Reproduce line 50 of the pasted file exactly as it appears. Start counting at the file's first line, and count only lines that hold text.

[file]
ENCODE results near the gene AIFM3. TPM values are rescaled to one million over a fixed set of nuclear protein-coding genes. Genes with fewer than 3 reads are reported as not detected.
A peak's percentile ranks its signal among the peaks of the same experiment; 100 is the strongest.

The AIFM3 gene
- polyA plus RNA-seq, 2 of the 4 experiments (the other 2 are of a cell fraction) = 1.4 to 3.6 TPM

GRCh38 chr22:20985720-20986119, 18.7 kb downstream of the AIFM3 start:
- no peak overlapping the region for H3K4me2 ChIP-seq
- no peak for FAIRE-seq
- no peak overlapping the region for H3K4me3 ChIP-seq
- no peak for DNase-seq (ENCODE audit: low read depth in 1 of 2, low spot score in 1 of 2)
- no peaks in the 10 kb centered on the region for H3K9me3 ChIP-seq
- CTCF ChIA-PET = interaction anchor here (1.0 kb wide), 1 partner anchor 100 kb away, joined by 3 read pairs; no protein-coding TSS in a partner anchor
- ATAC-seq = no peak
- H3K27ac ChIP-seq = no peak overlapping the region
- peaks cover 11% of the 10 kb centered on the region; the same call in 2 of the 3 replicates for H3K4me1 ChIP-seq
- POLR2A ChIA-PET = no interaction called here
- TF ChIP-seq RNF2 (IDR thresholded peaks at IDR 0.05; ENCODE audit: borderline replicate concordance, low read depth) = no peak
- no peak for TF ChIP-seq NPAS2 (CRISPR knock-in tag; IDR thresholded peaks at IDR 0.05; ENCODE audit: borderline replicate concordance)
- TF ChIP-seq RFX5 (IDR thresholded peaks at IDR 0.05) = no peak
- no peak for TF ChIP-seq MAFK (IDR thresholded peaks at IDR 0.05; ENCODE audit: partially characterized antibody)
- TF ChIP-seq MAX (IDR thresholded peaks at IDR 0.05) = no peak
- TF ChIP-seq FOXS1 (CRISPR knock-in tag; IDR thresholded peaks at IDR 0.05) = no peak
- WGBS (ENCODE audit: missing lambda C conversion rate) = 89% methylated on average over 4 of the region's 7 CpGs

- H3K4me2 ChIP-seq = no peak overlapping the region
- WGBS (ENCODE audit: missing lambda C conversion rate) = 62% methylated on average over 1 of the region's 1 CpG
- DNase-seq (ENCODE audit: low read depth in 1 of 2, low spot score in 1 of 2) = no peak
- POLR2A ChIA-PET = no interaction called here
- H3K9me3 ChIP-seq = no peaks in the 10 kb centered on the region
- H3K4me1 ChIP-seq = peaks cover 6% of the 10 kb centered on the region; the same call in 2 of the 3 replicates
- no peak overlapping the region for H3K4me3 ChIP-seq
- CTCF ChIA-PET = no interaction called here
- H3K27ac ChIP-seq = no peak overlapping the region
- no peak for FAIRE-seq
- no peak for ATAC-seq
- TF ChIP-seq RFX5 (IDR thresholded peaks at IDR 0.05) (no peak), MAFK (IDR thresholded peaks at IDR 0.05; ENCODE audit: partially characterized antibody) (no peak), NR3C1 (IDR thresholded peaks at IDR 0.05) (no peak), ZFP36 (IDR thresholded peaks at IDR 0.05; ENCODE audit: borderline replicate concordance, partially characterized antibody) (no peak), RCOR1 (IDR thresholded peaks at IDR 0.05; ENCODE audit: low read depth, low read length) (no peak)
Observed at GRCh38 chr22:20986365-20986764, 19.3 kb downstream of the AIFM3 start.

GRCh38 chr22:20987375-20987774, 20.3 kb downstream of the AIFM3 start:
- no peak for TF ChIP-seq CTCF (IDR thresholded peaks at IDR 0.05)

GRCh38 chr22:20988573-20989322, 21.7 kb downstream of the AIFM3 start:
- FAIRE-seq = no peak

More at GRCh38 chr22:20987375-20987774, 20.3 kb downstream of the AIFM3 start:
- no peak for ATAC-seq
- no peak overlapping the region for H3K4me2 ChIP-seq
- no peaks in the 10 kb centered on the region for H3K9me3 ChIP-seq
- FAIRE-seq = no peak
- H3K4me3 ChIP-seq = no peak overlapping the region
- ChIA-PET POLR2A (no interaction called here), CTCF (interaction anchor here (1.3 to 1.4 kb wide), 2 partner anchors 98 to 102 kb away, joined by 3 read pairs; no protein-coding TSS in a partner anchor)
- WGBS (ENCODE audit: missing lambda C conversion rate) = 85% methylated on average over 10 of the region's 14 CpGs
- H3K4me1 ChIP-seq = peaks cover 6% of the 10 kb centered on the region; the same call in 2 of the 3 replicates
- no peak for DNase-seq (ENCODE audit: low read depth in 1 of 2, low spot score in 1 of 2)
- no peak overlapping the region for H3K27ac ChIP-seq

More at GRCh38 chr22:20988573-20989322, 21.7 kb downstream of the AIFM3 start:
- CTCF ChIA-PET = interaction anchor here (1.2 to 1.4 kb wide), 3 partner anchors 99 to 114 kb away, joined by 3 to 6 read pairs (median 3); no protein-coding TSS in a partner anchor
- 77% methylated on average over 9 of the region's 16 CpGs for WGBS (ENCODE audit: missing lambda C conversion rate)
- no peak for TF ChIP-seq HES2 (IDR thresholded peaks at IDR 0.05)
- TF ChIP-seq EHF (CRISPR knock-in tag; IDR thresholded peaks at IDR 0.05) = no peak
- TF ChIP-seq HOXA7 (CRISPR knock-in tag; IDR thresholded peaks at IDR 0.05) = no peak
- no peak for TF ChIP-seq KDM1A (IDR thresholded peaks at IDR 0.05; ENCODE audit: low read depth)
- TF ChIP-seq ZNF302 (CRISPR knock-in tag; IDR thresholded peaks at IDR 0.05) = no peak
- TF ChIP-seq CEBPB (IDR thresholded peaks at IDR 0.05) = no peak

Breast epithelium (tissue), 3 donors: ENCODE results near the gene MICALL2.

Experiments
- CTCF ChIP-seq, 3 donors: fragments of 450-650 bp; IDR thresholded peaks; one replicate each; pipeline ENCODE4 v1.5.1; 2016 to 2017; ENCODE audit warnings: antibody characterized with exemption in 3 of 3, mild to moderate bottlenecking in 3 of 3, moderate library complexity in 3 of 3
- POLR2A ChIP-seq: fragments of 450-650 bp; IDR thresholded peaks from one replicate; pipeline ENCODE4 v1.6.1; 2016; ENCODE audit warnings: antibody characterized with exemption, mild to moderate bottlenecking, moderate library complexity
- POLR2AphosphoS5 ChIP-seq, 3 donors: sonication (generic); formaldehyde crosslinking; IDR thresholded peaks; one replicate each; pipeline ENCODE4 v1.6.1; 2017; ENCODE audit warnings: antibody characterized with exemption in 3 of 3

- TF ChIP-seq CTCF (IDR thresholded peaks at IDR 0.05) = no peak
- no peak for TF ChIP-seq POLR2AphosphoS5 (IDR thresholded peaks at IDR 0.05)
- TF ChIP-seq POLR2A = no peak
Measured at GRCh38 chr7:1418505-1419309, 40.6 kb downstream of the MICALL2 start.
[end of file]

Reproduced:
- no peak overlapping the region for H3K27ac ChIP-seq